Last year, Morocco signed ASEAN’s significant Treaty of Amity and Cooperation (TAC) agreement. Morocco and Egypt are the only two nations from Africa to have signed the TAC.

With a GDP of US$105 billion and a people of 35 million, Morocco is the majority attractive nations in the MENA region for foreign investors.

“It’s a gateway to both Europe and Africa. We welcome investors from all over the world,” Ambassador Benabdellah said recently.

Thanks to its geographical proximity, Morocco signed an advanced status agreement with the European Union in 2008 and a Free Trade Agreement with the United States in 2006.

Related Articles
  • Morocco bans bitcoin transactions

    2017/11/29 Currency regulator announces ban on transactions in bitcoin, other virtual currencies one week next Moroccan digital services company said it would accept payment in bitcoin. Morocco's currency regulator has announced a ban on transactions in bitcoin and other virtual currencies, in a country where foreign exchange flows are tightly controlled. "Transactions via virtual currencies constitute a breach of regulations, punishable by penalties and fines," the Offices des Changes said in a statement on its website.
  • Namibia Scraps Visas for Africans

    2017/11/01 Namibia has gotten the ball rolling on plans to scrap visa requirements for African passport holders next Cabinet authorised the implementation of this process - to be carried out in line with diplomatic procedures. Namibia will any minute at this time start issuing African passport holders with visas on arrival at ports of entry as a initial step towards the eventual abolition of all visa requirements for all Africans.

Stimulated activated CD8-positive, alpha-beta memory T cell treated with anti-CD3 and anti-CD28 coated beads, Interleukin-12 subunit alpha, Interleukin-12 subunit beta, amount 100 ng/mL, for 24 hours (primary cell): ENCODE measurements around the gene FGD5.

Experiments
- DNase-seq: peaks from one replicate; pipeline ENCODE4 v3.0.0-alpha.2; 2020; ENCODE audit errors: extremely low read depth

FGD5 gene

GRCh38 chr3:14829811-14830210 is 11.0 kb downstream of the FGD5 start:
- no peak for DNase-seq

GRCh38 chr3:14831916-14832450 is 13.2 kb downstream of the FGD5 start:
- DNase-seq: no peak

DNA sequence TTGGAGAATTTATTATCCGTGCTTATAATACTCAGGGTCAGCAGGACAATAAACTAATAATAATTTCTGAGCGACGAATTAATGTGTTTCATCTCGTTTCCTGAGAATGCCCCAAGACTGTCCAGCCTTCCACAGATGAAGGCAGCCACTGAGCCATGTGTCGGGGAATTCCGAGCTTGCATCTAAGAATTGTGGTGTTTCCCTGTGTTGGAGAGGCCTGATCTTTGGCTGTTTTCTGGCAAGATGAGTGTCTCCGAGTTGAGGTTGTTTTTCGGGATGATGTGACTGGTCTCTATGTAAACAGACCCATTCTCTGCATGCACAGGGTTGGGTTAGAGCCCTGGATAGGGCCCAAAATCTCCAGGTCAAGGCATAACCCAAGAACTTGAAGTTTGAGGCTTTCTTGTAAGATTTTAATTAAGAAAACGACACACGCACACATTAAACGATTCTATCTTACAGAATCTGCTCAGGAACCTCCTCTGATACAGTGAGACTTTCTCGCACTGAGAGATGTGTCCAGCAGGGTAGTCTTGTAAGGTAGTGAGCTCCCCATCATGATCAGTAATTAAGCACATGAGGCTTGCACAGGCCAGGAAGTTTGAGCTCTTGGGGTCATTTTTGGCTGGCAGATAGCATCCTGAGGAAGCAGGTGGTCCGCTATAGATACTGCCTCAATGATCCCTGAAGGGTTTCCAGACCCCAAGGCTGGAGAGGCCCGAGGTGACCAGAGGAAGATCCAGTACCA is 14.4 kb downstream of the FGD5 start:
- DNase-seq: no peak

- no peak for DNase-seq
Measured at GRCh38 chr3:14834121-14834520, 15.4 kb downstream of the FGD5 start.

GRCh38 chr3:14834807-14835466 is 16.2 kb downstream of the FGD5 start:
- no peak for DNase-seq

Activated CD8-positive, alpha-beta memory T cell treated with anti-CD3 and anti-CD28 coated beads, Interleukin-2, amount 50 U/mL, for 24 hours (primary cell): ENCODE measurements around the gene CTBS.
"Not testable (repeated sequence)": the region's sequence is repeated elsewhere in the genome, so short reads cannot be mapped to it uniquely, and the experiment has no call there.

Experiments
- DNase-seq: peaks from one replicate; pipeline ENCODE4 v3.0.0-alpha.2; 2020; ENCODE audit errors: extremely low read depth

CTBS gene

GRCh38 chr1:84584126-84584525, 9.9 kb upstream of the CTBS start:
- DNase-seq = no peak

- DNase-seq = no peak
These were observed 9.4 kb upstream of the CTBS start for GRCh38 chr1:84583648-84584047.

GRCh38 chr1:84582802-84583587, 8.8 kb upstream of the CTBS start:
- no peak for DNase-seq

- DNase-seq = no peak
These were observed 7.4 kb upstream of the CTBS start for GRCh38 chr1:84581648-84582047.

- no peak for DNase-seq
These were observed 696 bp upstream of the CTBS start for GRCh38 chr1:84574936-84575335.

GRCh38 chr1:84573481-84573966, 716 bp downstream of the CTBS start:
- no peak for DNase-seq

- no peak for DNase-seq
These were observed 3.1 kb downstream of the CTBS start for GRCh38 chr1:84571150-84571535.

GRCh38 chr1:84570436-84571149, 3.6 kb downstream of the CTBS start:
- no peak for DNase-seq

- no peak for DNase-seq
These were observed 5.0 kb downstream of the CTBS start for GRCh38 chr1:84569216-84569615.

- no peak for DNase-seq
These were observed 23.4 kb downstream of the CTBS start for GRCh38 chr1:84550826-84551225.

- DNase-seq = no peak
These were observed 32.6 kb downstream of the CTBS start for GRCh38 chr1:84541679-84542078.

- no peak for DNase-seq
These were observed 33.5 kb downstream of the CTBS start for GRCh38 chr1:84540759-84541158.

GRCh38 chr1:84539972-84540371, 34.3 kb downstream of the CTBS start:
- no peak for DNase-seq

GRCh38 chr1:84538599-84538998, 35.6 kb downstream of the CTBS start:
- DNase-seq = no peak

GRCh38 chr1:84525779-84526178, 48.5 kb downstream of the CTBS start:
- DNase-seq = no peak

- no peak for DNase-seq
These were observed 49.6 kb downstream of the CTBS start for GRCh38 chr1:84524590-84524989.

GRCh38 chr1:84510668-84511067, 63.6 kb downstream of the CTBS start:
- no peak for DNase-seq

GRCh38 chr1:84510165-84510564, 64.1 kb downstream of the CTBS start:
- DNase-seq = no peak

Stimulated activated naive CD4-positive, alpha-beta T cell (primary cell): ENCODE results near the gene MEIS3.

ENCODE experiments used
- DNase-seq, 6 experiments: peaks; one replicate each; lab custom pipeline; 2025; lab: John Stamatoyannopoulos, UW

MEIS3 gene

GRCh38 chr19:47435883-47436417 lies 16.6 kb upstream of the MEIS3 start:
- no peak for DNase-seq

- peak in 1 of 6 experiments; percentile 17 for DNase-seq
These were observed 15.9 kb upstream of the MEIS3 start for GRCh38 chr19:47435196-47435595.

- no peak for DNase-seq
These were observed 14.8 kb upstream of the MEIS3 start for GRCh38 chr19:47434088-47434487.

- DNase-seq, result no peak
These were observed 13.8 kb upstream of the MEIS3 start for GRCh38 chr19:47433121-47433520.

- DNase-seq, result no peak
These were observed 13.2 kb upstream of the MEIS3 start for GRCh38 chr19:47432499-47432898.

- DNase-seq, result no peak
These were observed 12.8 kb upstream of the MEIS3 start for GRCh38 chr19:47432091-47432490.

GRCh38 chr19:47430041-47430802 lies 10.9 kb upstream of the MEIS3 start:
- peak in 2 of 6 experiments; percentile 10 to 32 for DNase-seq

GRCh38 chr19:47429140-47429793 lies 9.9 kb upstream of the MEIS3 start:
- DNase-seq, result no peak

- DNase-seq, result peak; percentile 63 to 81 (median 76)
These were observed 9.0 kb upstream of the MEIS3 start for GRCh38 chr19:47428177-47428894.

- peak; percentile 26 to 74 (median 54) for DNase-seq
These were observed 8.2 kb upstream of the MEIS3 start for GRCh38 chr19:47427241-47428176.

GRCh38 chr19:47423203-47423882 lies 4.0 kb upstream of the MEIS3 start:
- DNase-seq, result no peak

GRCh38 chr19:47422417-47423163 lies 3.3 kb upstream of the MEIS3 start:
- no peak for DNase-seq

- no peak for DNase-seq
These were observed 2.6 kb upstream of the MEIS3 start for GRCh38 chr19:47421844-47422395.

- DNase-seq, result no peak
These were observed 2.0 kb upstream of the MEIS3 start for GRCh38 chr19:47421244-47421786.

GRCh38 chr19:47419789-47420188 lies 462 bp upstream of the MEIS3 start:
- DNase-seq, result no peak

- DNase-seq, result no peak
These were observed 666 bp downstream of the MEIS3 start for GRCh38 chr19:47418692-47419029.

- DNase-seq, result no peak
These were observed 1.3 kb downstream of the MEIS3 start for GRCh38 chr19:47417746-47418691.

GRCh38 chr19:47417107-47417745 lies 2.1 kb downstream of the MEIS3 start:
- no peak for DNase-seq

• Africa: Experts Explore Infrastructure and Cooperation to Improve Lives

    2017/11/01 Addis Ababa — African economies require structural transformation to attain sustained increase that trickles down to all its peoples, an official from the United Nations Economic Commission for Africa (ECA) told experts gathered at the organization’s Ethiopian headquarters. Soteri Gatera, who heads the ECA’s Industrialization and Infrastructure Section, says only such “inclusive” economic increase will help resolve the “persistent social economic problems” Africa faces.
  • Africa's last international banks make their stand

    2017/10/31 On June 1, 2017, Barclays sold a 33.7% stake in its African business, Barclays Africa Group Limited (BAGL). The transaction reduced the UK lender’s stake in its African offshoot to 14.9% and permitted, in accounting terms, the deconsolidation of BAGL from its parent. Additional symbolically, it brought to an end Barclays’ operations on the continent next additional than 100 years. The rise of Africa’s home-grown financial players has led most international lenders to withdraw from the continent. However, Société Générale and Standard Chartered are not only staying put but marking territory for digital expansion. James King reports.
  • Nobel Laureate Joseph Stiglitz Calls For New Strategy

    2017/10/19 Joseph Stiglitz has advised African nations to adopt coordinated strategy encompassing agriculture, manufacturing, mining, and service sectors to attain same success delivered by the old manufacturing export-led strategy. Prof. Stiglitz, an economist and professor at Columbia University, New York, gave the advice at the Babacar Ndiaye lecture series introduced by African Export-Import Bank (Afreximbank) which debuted in Washington D.C.